Advisor, co-founder, consultant and part time executive to Tech Start-ups. Based in Silicon Valley.
Separate the two businesses. Completely different names and brands. The new company is the exclusive licensee to manufacture and distribute products in bulk originally developed for small quantity manufacturing by the first company in course of engagement with its ad clients. Ownership of both companies can be the same. The Chinese wall between the two companies is needed to avoid confusing the entirely different customer bases as what you do. By separating the two each can unambiguously describe a single focus for a single audience. Scott McGregor, [removed to protect privacy], (408) 505-4123 Sent from my iPhone
JOHN LAURO
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JOHN LAURO Entrepreneur
Recruiter/Vending Machine Provider
Mr.Stein 's last sentence is critical.
Your loyal customers or what I call my base.
Is established thru your TMR. Target Market Research and execution/penetration of that market.Your agency's ability to capture that market.Is the number one .
Three rules I have lived by for the last 25 years.
Target Your Market.
Capture Your Market
Service Your Customers

Your agency must help you accomplish this as quick as possible.

Andrew Chapman
1
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Andrew Chapman Entrepreneur • Advisor
Publishing Entrepreneur and Author
Peter Diamandis may have said "pick both," but Confucius more famously said, "He who chases two rabbits catches none." I worked at two significant branding agencies for a few years, and I completely agree with Scott McGregor that this most likely should be two different brands. It is risky to try to parlay the reputation of an established brand into something different (Harley-Davidson wine coolers anyone?). Plus, while building a separate brand can be expensive, it can be even more expensive to educate the public on two different models. There's another saying that comes to mind: "If you're explaining, you're losing." That's from political campaigning, but a political campaign is the ultimate brand-building endeavor. So, my concern is that I see a lot of explaining in the process of putting forth these two ventures under one brand.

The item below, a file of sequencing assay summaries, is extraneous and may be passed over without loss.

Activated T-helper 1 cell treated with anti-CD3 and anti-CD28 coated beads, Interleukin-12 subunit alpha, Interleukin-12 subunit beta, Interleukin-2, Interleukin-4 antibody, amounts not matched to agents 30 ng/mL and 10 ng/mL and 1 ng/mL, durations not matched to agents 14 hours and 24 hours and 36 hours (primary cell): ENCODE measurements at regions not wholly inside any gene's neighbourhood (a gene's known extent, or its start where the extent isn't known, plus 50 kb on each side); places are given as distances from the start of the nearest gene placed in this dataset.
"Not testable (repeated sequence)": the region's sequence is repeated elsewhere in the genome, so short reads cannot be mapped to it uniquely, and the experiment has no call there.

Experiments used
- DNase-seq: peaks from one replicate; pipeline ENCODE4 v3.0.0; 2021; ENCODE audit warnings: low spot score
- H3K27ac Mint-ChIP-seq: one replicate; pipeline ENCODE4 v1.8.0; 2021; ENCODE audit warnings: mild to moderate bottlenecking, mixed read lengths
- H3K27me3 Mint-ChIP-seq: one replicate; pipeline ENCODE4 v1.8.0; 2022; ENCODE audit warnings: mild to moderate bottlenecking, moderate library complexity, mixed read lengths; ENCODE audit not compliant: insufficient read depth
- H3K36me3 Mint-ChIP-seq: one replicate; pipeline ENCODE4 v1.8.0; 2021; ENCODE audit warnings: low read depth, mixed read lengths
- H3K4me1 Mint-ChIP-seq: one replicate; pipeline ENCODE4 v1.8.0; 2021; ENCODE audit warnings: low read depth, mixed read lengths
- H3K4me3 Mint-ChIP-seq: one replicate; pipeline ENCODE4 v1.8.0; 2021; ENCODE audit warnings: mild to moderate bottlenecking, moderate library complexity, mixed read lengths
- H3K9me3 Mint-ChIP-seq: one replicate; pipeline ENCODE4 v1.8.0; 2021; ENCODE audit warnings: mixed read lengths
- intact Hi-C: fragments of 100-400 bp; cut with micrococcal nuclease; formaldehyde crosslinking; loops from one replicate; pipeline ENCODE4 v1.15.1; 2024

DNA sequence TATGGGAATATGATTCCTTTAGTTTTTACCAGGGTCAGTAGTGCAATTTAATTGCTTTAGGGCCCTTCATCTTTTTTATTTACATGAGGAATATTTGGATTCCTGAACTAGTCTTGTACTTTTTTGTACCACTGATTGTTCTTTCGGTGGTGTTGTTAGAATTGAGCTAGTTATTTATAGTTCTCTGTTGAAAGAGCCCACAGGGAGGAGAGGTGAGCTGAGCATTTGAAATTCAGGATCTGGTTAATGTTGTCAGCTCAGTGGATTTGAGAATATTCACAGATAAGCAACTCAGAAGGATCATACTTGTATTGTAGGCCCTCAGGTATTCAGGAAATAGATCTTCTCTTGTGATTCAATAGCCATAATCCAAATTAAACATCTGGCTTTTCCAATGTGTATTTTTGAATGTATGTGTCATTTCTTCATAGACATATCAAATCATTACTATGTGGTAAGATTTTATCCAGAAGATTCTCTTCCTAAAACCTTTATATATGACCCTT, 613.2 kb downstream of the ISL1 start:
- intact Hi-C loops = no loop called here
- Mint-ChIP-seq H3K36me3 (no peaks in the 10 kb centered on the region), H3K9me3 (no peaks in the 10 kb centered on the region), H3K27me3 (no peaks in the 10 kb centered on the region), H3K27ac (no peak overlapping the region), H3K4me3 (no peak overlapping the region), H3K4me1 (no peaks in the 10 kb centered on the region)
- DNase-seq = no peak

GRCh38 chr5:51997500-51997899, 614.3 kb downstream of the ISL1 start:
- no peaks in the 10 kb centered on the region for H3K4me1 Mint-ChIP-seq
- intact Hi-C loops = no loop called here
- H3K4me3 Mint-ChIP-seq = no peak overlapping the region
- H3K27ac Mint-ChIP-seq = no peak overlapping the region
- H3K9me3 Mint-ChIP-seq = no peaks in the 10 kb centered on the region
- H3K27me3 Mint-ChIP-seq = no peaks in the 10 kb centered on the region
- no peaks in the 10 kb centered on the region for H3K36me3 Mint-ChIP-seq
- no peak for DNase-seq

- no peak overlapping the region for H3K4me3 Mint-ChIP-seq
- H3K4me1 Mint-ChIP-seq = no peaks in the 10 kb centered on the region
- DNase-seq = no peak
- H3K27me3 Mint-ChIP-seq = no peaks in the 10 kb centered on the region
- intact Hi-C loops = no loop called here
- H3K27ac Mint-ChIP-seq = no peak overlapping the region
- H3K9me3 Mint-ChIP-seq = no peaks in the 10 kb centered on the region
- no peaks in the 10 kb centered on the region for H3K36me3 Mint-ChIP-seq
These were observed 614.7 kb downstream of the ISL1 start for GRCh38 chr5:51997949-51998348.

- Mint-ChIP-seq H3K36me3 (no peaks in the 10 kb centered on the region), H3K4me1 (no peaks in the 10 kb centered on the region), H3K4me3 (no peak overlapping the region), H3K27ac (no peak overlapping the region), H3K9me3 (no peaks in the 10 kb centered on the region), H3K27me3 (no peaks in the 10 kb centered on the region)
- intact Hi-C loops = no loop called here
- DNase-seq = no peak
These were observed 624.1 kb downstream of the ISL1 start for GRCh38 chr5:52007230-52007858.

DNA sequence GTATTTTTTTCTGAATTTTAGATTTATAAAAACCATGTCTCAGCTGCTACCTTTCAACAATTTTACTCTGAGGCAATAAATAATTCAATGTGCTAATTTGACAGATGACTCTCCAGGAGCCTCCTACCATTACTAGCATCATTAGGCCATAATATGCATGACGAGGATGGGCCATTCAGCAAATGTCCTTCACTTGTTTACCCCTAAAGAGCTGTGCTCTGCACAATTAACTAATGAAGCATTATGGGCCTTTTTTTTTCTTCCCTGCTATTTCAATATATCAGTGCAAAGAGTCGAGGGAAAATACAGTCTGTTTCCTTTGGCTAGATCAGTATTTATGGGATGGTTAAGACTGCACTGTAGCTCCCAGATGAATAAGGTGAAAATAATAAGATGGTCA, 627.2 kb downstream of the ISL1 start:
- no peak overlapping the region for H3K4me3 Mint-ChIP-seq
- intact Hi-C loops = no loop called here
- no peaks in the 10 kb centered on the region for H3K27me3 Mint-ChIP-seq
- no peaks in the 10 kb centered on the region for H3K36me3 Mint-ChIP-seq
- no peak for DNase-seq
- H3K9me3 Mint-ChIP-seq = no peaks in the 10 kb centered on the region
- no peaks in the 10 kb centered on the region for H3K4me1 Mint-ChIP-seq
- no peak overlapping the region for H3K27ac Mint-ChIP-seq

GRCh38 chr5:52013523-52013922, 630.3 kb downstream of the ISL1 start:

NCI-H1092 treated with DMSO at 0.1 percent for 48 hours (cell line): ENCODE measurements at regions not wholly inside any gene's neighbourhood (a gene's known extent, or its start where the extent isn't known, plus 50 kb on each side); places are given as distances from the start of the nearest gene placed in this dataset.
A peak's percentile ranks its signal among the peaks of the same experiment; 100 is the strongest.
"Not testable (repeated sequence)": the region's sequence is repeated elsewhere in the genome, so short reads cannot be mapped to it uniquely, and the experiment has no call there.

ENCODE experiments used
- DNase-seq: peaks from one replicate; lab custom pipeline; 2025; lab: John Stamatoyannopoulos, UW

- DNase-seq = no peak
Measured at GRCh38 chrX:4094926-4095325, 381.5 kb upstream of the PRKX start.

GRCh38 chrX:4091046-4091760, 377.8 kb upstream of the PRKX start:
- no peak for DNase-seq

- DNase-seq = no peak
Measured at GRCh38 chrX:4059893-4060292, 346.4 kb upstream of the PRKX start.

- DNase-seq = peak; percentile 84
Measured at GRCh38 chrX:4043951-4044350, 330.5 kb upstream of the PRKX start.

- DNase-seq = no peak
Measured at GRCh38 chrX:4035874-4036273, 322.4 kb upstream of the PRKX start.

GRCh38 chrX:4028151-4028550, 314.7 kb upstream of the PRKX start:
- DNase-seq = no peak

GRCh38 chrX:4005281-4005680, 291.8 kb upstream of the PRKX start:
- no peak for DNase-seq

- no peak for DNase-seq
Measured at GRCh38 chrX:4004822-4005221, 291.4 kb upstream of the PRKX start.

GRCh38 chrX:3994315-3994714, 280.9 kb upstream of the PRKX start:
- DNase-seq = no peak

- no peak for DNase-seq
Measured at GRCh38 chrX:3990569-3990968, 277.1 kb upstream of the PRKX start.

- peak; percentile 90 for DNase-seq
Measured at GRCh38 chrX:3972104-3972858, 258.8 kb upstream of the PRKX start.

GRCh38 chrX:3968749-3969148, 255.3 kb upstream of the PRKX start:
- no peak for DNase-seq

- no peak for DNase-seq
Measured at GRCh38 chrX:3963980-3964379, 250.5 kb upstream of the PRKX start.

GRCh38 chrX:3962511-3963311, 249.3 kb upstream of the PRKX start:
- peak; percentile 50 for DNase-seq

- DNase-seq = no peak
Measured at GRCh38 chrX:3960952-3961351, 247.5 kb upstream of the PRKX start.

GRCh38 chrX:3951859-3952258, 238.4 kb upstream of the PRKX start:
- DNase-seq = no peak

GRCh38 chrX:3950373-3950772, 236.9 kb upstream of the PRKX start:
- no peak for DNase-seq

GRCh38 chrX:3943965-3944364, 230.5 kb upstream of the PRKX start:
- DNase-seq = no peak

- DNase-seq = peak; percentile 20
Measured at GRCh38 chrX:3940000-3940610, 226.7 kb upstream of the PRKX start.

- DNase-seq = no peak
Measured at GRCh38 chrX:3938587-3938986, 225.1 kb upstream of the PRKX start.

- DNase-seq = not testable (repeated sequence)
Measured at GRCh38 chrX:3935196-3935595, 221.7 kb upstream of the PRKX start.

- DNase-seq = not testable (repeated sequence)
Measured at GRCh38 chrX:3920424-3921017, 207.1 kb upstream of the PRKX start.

That said, you do have a couple things in your favor - one is B2B; the other is B2C. That's helpful. One's a service-based business; the other's a product-based business. Those factors can help support two pursuits under one brand umbrella; however, it will have to be done flawlessly. And what seems like less work (one brand) can actually end up being more work and money than creating two brands.

I know you asked for success stories, but I have none. At those branding agencies, we always recommended and implemented two brands in a situation like yours (as I understand it based on the limited info). You can still have one company - but the service and product aspects would be two brands.

One solution without two brands I can think of is presenting your business as a product-based company (B2C) that offers the capability of customized and specialty runs of those products (B2B). This is the opposite of what Scott wrote, and I'm not saying it's better than his, but another viable approach.